And finally, we're resurrecting people who may have churned. The churn on Pinterest is a little different than it may be on other competing services that if a product doesn't work for you if it's a gaming application or messaging service and it doesn't work for you and you churn, you may never revisit. But on Pinterest churn maybe a bit different. You may have had a great experience planning your wedding or remodeling your house, but you need to be invited back to be shown the value of being on Pinterest for new use cases, and we think we have a pathway of doing that that will bring some of our churned users back to the platform. So, those are kind of the three areas that we're focused on in terms of growing our users.

From a measurement perspective, we're not focused on and disclosing the things that social media companies typically disclose as you think about engagement. Rather we're looking at a basket of things that speak to the journey someone goes down between inspiration to refining and organizing their ideas and eventually transacting. For example, we look at pin impressions; we look at saving behavior, repinning, text and visual queries, we look at board naming behavior as people refine and organize their ideas and we look at transactions when people actually take action against those ideas.

We're seeing a healthy balance across those engagement metrics, and we think that's important for us as we seek to deliver more relevance and utility to our users over time. As we do that, we think we'll build a better business as well because the mindset that users come to Pinterest with is very much a commercial one and as has been mentioned earlier, the alignment between what an advertiser wants and what users on Pinterest to do is very clean relative to what you see in social and messaging apps.

On the second part of your question around advertising load, we're obviously a little bit more mature in the US from a monetization perspective in international markets, but we see comfortable room in all of our markets, in particular in international markets but also in the US to continue to drive advertising content higher. And it's worth pausing again to say that due to the nature of our service, where most of the content that is on Pinterest came from commercial sites and the mindset of our users is commercial in nature. The only limiting factor on advertising load is relevance. So, our ability to put relevant content in front of our users, whether it's promoted organic, will drive our ability to put denser advertising on the site, drive conversions at higher prices over time and build a business against that.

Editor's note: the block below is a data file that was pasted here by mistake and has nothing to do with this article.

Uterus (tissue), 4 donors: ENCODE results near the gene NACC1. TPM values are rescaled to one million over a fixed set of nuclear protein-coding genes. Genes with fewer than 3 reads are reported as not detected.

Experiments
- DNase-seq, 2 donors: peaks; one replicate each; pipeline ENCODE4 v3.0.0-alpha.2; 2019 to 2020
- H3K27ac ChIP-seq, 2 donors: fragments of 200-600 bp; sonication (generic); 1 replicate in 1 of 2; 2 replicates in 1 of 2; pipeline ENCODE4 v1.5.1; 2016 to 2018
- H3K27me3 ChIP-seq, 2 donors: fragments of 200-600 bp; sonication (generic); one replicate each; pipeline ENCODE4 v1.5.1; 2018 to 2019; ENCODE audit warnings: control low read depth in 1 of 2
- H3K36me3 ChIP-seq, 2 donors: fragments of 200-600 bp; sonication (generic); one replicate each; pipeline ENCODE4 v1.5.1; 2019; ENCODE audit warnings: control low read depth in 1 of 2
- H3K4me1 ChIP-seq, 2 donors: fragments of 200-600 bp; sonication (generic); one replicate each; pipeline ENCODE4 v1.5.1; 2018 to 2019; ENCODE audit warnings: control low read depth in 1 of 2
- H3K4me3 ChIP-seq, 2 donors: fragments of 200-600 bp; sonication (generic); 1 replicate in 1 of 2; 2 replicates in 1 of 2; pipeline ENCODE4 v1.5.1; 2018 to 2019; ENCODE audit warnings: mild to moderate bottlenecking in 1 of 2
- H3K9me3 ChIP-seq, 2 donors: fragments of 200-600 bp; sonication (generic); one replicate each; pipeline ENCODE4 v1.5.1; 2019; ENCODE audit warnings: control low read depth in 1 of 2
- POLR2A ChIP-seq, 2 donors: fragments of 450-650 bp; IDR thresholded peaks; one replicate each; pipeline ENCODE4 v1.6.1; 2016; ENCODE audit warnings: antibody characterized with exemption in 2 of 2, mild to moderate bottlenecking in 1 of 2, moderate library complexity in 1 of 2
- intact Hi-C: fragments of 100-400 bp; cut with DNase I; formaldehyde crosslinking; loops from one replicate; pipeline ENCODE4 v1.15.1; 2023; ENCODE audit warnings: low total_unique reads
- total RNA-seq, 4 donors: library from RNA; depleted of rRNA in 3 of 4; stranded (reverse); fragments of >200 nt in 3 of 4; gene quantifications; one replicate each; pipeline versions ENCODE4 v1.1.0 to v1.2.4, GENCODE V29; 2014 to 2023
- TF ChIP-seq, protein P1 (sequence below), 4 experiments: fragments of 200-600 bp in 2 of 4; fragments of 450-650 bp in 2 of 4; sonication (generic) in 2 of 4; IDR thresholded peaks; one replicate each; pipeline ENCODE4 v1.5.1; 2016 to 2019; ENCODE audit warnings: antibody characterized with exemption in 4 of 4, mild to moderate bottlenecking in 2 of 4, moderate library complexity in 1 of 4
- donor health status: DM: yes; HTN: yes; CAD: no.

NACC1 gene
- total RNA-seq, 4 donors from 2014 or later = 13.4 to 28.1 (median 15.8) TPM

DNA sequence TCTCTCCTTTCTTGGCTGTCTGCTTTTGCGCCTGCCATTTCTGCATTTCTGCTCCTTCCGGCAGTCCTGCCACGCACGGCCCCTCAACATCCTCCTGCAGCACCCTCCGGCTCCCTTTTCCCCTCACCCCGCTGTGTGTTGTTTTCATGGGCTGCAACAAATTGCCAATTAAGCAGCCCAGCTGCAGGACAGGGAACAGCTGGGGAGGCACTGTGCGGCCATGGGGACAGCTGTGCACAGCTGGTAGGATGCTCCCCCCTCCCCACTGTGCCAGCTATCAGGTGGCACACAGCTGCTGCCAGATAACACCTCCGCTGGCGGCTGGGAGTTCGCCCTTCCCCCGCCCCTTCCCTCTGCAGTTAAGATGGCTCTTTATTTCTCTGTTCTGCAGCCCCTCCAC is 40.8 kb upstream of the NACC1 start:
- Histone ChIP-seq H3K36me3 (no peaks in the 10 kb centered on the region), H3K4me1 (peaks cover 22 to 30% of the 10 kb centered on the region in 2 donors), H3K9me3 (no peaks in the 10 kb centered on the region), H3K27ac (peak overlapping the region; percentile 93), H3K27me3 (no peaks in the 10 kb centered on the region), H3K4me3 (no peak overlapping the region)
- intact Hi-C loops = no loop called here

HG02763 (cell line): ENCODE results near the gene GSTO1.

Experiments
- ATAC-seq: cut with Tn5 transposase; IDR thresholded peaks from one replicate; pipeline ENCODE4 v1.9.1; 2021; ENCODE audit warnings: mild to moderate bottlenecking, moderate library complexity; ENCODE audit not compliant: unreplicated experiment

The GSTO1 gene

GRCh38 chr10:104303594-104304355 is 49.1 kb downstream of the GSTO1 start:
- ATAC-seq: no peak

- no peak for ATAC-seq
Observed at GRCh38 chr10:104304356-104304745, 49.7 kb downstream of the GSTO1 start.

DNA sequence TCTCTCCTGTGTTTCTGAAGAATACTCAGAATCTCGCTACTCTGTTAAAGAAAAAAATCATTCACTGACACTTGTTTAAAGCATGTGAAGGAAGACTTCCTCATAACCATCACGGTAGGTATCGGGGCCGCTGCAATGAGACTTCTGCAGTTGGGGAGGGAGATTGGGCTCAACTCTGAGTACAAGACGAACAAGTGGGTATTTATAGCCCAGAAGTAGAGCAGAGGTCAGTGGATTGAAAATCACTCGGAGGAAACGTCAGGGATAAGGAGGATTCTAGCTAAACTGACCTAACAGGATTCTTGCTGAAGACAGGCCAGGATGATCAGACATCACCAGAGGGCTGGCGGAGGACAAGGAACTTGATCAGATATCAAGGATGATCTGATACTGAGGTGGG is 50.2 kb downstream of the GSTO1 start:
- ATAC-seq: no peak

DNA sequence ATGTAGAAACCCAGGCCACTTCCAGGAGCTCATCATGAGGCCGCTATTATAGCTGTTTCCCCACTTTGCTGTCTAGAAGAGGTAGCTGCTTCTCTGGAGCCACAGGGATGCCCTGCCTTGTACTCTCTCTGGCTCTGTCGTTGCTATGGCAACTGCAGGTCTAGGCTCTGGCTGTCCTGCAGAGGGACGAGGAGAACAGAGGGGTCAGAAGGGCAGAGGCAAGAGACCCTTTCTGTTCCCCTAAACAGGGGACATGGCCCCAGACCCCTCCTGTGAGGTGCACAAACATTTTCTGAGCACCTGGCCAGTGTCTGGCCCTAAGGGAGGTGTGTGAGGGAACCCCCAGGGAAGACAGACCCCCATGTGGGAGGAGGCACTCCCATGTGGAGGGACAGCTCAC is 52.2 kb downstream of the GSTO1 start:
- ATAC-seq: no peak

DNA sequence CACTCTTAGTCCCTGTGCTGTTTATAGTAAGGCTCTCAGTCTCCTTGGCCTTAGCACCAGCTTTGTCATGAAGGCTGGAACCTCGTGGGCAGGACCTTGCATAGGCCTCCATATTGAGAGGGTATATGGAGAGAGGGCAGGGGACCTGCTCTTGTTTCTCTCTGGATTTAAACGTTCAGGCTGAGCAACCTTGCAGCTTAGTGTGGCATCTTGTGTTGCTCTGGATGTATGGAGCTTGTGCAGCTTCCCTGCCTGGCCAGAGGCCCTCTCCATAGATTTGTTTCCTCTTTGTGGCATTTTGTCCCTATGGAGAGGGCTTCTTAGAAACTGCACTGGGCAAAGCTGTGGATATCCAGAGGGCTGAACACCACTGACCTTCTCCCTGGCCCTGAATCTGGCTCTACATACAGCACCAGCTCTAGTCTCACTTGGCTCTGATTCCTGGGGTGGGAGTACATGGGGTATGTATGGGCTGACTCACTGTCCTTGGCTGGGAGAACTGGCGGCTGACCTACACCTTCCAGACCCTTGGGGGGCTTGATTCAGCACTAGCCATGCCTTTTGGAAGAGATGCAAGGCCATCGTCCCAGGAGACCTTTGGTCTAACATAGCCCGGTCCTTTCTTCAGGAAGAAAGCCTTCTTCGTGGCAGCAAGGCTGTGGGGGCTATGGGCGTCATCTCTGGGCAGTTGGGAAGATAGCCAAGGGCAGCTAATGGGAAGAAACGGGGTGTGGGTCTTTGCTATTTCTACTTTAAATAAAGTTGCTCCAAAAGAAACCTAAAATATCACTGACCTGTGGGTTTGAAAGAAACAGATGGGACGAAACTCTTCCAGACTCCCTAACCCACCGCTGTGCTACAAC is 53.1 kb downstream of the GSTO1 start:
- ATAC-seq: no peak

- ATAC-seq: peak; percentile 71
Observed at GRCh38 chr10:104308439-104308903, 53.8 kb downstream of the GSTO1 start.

Justin Post -- Bank of America Merrill Lynch -- Analyst

Great, thank you. Thanks, Todd.

Operator

Your next question comes from Colin Sebastian of Robert Baird; please go ahead your line is open.

Colin Sebastian -- Robert Baird and Co. -- Analyst

Great, thanks. In the first paragraph of the business highlights, you mentioned improvements to machine learning models. I was hoping you could perhaps talk more about what's involved there and what you saw was the result. And then as a follow-up, regarding the progress in self-serve and measurement tools, just hoping for more color on the timeframe for when you anticipate these to become more broadly available. Thanks.

Ben Silbermann -- Co-Founder and Chief Executive Officer

Sure, I can start with the machine learning question. We really improved our ability to select which content features matter most for users. So, just to take a real example, if the user is looking at shoes, our ranking algorithm may weight the color of a shoe more for one user whereas for someone else we'll give more weight to the material or the brand or the size. So, it was really learning applied to future selection, and the results across the board were really great. Todd mentioned that we look at a basket of metrics, things like saving behavior, the number of products and tap throughs that you get, the frequency with which people visit, revenue as it's applied to ads. And across the board, we saw really good gains.

I think that that launch is emblematic of the fact that machine learning really is a core investment area for us because the North Star for Pinterest and what drives a lot of how useful the services is, is how relevant we can show pins to people at the right times. So, it's gonna be an ongoing area of investment. Your second question, you gotta remind me, sorry. One was about self-serve?

Colin Sebastian -- Robert Baird and Co. -- Analyst

Self-serve and measurement tools.

Ben Silbermann -- Co-Founder and Chief Executive Officer

Sure. So, I mentioned earlier self-serve, we're just beginning that journey. The good news is that the fundamentals or the bones of self-serve, meaning an advertising system that's measured on performance objectives, all of that's been laid. Really what's important now is to drop an experience on top of it that makes it really easy for small and medium-size businesses to sign up from their phone, get a campaign started really easily as well as marketing and actually finding these small and medium-sized businesses over time.